Salinity can make plants work harder.  They must expend more energy to extract water from the soil.  Excess salinity can retard cell enlargement and division, as well as the production of proteins.  

Visible crop injury symptoms, such as leaf burn, are likely to occur only at high salinity levels.  However, yield losses can occur at lower levels, depending on the crop's sensitivity.  Corn & alfalfa are classified as "moderately sensitive", while soybeans are classified as "moderately tolerant."

Have more questions?  Start with a soil test.  If you or your agronomist suspect this may be involved, then talk with the lab where the samples are going.  I recommend Midwest Labs (www.midwestlabs.com), but most labs will be able to help you with this.  They may have specific guidelines that they recommend following to help you identify what is going on.

 

 

The Blogronomist is maintained by Craig Dick, head blogronomist and VP of Sales and Marketing. Here you will find a wide array of blog articles from Craig and expert guests on topics related to soil and crop health, farming, and so much more. If it’s not here, ask us!

Read more...

How to safely remove salt from your soil

Hurricane season has arrived and the experts are expecting a very busy season. Not only do these types of storms leave immediate damage to properties in the form of flooding, wind damage, power outages but it can leave lasting damage to your turf and plants by increasing the amount of salts or sodium to your soils.

Unless you have salt-tolerant grass or plants, which most people do not, high levels of salts can be very devastating to your landscapes. Increased levels of salt act as a barrier to the plant’s cell wall, in essence tricking it into thinking it is in a drought situation even it there is plenty of water. When the plant can’t absorb the water in the soil it will shut down and go into dormancy and eventually will die due to lack of hydration.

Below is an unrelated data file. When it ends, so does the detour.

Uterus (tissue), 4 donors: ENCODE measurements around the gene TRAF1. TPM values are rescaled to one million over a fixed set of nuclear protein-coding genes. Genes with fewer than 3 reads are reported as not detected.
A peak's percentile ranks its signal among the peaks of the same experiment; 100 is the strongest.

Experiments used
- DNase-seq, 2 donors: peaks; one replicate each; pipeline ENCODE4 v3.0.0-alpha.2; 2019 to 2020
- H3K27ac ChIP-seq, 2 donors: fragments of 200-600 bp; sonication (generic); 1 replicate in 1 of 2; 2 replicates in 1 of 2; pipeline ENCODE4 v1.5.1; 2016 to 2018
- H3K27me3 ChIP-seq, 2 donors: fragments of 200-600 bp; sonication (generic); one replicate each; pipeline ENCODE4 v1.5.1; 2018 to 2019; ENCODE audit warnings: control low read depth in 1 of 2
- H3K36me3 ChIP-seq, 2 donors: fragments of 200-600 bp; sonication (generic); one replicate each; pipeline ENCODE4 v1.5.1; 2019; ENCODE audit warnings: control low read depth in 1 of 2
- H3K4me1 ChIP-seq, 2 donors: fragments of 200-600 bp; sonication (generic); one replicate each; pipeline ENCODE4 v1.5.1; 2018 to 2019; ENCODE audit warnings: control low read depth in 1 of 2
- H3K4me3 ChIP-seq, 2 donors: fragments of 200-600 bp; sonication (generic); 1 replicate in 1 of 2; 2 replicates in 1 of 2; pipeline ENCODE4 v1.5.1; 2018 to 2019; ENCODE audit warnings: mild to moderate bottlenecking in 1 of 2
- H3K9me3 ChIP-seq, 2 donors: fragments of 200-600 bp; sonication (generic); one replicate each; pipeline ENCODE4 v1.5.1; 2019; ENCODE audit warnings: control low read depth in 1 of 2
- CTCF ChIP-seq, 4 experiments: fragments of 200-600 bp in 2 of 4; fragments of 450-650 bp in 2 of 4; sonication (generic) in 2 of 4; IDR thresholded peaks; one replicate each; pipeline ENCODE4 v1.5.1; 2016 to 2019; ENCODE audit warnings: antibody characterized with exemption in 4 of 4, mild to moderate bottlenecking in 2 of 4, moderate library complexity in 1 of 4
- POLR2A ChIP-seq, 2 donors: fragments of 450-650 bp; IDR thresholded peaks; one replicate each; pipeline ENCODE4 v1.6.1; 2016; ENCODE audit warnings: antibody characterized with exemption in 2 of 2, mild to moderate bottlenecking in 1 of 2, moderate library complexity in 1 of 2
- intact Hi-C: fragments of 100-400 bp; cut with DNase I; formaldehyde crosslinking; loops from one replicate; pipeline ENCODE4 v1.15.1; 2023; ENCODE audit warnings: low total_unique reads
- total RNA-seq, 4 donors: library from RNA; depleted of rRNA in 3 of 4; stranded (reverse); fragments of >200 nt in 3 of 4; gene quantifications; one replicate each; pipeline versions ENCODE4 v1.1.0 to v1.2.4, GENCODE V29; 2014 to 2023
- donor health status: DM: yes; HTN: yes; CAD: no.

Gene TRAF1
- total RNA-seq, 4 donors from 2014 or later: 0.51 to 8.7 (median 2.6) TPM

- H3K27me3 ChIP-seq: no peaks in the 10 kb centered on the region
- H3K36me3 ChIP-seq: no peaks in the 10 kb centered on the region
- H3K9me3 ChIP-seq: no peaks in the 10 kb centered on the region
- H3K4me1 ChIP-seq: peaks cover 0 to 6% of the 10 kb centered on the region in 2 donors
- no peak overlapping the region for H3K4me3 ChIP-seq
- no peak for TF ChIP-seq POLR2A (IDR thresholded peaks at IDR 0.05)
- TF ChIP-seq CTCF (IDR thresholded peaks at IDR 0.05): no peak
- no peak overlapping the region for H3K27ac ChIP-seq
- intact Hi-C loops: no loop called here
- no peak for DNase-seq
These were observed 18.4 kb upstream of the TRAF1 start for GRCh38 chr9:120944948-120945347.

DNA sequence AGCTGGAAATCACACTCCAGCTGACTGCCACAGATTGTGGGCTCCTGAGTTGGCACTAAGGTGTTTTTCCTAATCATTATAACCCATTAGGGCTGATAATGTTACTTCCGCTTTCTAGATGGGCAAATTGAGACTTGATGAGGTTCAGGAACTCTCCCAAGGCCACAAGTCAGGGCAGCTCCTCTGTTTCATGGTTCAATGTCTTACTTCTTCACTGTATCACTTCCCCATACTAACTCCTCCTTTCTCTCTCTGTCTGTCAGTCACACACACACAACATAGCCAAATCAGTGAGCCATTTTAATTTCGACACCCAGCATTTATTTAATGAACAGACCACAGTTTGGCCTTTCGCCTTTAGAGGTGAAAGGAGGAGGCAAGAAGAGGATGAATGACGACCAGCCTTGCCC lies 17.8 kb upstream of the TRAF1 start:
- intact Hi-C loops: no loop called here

There are a few ways to combat the salt issues if you don’t landscape with salt-tolerant plants and turf. You can spend time flushing the areas with clean water until the salts have been leached out of the ground. This takes an extreme amount of water to fully leach out the salts out of the root zone and is an irresponsible use of water in this age of conservation.

The safest, healthiest and most cost efficient way to rid your soil of high levels of salt is to use gypsum. But not just any gypsum, it has to be a calcium sulfate di-hydrate (CaSO4*2H2O). This form of gypsum is by far the most soluble form available. The best calcium sulfate di-hydrate gypsum on the market, SuperCal SO4 by Calcium Products, is extremely effective and efficient in correcting your high sodium levels in the soils.

Application of SuperCal SO4 is very easy. It comes as simple, clean, uniform pellets that can be spread using a broadcast or drop spreader. It is to be topically applied to the turf; for best results follow the application with a light watering to assist in the breakdown of the pellets. Because it is a naturally mined material it can be applied anytime during the year, regardless of the temperature. It will not burn the grass or affect the pH.

For the leaching of the salts due to extreme weather or due to high sodium levels from other factors, increase the suggested application rates from 5-10 pounds per thousand square feet to 20-30 pounds per thousand square feet.

Before long your turf will be thanking you; it will not only be salt free but healthier, stronger and more resistant to drought and disease pressures because the calcium strengthened the cell wall and increased the immune system of the plant.